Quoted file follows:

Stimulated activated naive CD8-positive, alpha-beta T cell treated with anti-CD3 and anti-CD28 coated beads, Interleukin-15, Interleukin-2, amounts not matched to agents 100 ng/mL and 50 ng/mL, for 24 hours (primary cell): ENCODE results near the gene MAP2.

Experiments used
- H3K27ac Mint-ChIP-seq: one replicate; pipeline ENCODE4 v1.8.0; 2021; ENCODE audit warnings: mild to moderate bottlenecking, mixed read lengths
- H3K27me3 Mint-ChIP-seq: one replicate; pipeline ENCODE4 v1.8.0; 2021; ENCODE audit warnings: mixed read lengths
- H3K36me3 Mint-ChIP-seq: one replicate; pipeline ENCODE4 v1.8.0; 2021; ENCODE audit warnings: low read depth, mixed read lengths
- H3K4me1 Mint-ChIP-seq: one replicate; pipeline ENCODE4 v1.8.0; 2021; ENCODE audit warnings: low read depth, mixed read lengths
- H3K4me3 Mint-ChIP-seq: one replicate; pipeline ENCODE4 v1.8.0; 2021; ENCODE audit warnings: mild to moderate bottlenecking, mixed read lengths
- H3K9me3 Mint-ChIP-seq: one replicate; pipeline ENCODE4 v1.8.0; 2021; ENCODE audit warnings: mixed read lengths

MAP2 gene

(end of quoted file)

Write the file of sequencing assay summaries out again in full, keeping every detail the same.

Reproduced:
Stimulated activated naive CD8-positive, alpha-beta T cell treated with anti-CD3 and anti-CD28 coated beads, Interleukin-15, Interleukin-2, amounts not matched to agents 100 ng/mL and 50 ng/mL, for 24 hours (primary cell): ENCODE results near the gene MAP2.

Experiments used
- H3K27ac Mint-ChIP-seq: one replicate; pipeline ENCODE4 v1.8.0; 2021; ENCODE audit warnings: mild to moderate bottlenecking, mixed read lengths
- H3K27me3 Mint-ChIP-seq: one replicate; pipeline ENCODE4 v1.8.0; 2021; ENCODE audit warnings: mixed read lengths
- H3K36me3 Mint-ChIP-seq: one replicate; pipeline ENCODE4 v1.8.0; 2021; ENCODE audit warnings: low read depth, mixed read lengths
- H3K4me1 Mint-ChIP-seq: one replicate; pipeline ENCODE4 v1.8.0; 2021; ENCODE audit warnings: low read depth, mixed read lengths
- H3K4me3 Mint-ChIP-seq: one replicate; pipeline ENCODE4 v1.8.0; 2021; ENCODE audit warnings: mild to moderate bottlenecking, mixed read lengths
- H3K9me3 Mint-ChIP-seq: one replicate; pipeline ENCODE4 v1.8.0; 2021; ENCODE audit warnings: mixed read lengths

MAP2 gene